Two of the coolest restaurants are Olive (olivebarand kitchen.com), a perennial favourite in Bandra in north Mumbai, and the stylish Indigo (foodindigo.com) in Colaba
in the south of the city, near the Gateway to India. I spotted
a couple of Bollywood directors in Olive the night I was there, but somehow they failed to spot me.
To strut your stuff in style, head for Poison (+91 22 2642 3006) in West Bandra, where the beautiful people are crammed in even with 10,000sq ft to play with. For those of more sedate tastes, try the Sea Lounge in the Taj Mahal Palace Hotel, where afternoon tea is served overlooking Mumbai Harbour and the Gateway to India.
The Taj Mahal Palace (tajhotels.com) in Colaba also offers the city's most elegant accommodation, though clubbers may prefer the Taj Lands End in Bandra. Doubles from £430.
4. The palaces in Rajasthan
In Rajasthan, where the moustaches are the size of broadswords and the turbans are like hot-air balloons, it is easy to get carried away. When it came to palaces, Rajput royalty built on a scale that would have beggared lesser aristocrats. Now that democracy has got in the way of
royal swank, many of Rajasthan's dashing princes have turned to the noble tradition of hotelier to make ends meet, transforming their residences into some of the world's grandest heritage hotels.
If you are accustomed to turrets and candlelit courtyards, 12-acre reception rooms and moonlit ramparts, white-gloved waiters and elephant sentries, you will feel right at home. The palaces come in all shapes, sizes and ages, from the Cloud Palace, Kumbhalgarh Fort in Udaipur and Jaipur's 18th-century Jai Mahal to Jodhpur's astonishing Art Deco Umaid Bhawan. If your accommodation is not one of the highlights of a Rajasthani tour, you are staying in the wrong places. Ultimate Travel Company (theultimatetravelcompany.co.uk) offers a 16-day itinerary from £2,040.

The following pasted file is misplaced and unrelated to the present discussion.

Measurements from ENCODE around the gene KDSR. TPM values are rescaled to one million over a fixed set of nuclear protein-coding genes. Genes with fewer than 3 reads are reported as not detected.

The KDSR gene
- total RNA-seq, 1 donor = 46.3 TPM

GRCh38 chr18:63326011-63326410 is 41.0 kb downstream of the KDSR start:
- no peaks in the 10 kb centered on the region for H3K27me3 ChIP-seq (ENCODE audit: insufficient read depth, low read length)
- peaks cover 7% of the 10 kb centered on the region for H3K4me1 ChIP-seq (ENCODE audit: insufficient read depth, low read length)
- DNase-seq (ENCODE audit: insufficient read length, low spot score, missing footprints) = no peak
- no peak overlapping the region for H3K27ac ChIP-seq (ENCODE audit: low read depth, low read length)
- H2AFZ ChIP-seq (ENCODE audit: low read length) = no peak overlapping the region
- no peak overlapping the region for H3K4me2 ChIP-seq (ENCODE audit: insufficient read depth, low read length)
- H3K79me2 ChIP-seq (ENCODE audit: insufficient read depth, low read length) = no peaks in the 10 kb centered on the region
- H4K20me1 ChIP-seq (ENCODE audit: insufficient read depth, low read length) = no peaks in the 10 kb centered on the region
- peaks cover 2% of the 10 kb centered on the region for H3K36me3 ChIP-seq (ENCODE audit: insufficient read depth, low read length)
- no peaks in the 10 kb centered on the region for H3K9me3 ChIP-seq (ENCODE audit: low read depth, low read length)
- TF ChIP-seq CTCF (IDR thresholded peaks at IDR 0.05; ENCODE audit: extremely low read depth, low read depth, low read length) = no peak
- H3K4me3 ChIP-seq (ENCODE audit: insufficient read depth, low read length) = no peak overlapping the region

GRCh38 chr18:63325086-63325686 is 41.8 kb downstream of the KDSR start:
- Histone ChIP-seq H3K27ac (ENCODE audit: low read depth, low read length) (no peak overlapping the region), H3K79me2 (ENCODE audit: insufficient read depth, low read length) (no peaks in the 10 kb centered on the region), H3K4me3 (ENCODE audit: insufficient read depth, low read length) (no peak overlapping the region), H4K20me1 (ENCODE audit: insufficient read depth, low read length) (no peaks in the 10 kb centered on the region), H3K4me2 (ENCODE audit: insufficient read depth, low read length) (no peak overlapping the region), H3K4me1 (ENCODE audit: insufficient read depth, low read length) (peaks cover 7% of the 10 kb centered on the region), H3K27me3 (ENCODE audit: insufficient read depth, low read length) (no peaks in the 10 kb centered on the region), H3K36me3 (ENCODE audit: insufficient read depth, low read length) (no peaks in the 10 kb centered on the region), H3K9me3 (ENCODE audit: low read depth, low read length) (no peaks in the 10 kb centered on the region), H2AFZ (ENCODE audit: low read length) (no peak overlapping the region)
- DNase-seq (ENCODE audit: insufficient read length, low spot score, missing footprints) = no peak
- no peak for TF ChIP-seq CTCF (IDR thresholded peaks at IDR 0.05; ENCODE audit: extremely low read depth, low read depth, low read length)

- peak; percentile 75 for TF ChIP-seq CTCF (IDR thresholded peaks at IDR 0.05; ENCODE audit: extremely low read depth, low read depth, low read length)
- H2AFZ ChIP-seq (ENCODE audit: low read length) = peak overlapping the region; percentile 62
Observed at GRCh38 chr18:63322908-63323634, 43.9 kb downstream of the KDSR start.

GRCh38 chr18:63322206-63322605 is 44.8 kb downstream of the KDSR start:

5. Cricket in Kolkata
In the Victorian age, Kolkata was the second city of the empire, outranked only by London. A British trading port established in the 18th century for the export of cotton to Lancashire and opium to China, it grew into a great metropolis through the boom years of the 19th century and remained the capital of British India until well into the 20th century.
The British imprint in India is at its most poignant here. From the dining room at the top of the Royal Calcutta Turf Club, you can look out over the Maidan, the vast park at
the centre of the city. On the left are the ramparts of Fort William, named after William III. On the right is St Paul's Cathedral, whose spire is modelled on Canterbury. In the distance are the wrought-iron gates of the former Viceregal palace, modelled on Kedleston, while closer to hand is the great classical edifice still known as the Victoria Memorial.
The air might be scented with the exotic odours of India, but across the green swathe of the Maidan, the dominant sound is the familiar thwack of leather on willow as a dozen cricket games are underway in the mid-afternoon haze. This is England's greatest legacy in India, the game that the Indians have elevated to the status of a national religion.
On the far side of the Maidan looms Eden Gardens, a cathedral of cricket. Due to hold the World Cup in 2011,
Eden Gardens in mid-Test is a cauldron of cricketing
passion. Known as India's 12th man, the spectators here are as much of a spectacle as the game itself. Overlooking the Maidan is another colonial legacy, the Oberoi Grand Hotel (oberoihotels.com), where doubles are from £286.